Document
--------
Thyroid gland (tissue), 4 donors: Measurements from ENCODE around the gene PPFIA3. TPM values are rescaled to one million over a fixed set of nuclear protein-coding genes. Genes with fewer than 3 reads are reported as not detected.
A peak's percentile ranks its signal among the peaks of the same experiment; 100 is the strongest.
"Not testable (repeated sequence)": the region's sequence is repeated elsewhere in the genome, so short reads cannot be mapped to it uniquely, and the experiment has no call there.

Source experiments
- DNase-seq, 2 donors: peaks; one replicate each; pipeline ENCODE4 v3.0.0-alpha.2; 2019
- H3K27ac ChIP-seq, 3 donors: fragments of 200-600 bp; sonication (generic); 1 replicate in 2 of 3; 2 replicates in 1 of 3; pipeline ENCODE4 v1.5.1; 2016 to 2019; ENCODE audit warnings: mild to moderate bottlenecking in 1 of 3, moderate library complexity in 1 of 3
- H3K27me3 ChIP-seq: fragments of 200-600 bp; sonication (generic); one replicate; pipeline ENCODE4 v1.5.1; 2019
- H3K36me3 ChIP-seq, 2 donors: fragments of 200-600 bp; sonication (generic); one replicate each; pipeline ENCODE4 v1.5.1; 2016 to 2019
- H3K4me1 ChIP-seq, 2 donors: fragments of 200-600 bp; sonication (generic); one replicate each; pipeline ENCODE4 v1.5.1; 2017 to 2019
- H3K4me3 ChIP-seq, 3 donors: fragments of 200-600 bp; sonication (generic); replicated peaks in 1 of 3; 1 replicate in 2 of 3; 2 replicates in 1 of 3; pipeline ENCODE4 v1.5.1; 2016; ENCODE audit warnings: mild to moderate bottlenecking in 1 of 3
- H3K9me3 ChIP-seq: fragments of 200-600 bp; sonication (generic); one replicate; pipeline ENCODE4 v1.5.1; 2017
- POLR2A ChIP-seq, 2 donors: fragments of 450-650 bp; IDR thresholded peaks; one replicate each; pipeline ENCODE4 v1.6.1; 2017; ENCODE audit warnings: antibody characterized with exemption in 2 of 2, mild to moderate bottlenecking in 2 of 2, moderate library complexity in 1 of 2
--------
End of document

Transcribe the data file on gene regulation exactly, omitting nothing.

Thyroid gland (tissue), 4 donors: Measurements from ENCODE around the gene PPFIA3. TPM values are rescaled to one million over a fixed set of nuclear protein-coding genes. Genes with fewer than 3 reads are reported as not detected.
A peak's percentile ranks its signal among the peaks of the same experiment; 100 is the strongest.
"Not testable (repeated sequence)": the region's sequence is repeated elsewhere in the genome, so short reads cannot be mapped to it uniquely, and the experiment has no call there.

Source experiments
- DNase-seq, 2 donors: peaks; one replicate each; pipeline ENCODE4 v3.0.0-alpha.2; 2019
- H3K27ac ChIP-seq, 3 donors: fragments of 200-600 bp; sonication (generic); 1 replicate in 2 of 3; 2 replicates in 1 of 3; pipeline ENCODE4 v1.5.1; 2016 to 2019; ENCODE audit warnings: mild to moderate bottlenecking in 1 of 3, moderate library complexity in 1 of 3
- H3K27me3 ChIP-seq: fragments of 200-600 bp; sonication (generic); one replicate; pipeline ENCODE4 v1.5.1; 2019
- H3K36me3 ChIP-seq, 2 donors: fragments of 200-600 bp; sonication (generic); one replicate each; pipeline ENCODE4 v1.5.1; 2016 to 2019
- H3K4me1 ChIP-seq, 2 donors: fragments of 200-600 bp; sonication (generic); one replicate each; pipeline ENCODE4 v1.5.1; 2017 to 2019
- H3K4me3 ChIP-seq, 3 donors: fragments of 200-600 bp; sonication (generic); replicated peaks in 1 of 3; 1 replicate in 2 of 3; 2 replicates in 1 of 3; pipeline ENCODE4 v1.5.1; 2016; ENCODE audit warnings: mild to moderate bottlenecking in 1 of 3
- H3K9me3 ChIP-seq: fragments of 200-600 bp; sonication (generic); one replicate; pipeline ENCODE4 v1.5.1; 2017
- POLR2A ChIP-seq, 2 donors: fragments of 450-650 bp; IDR thresholded peaks; one replicate each; pipeline ENCODE4 v1.6.1; 2017; ENCODE audit warnings: antibody characterized with exemption in 2 of 2, mild to moderate bottlenecking in 2 of 2, moderate library complexity in 1 of 2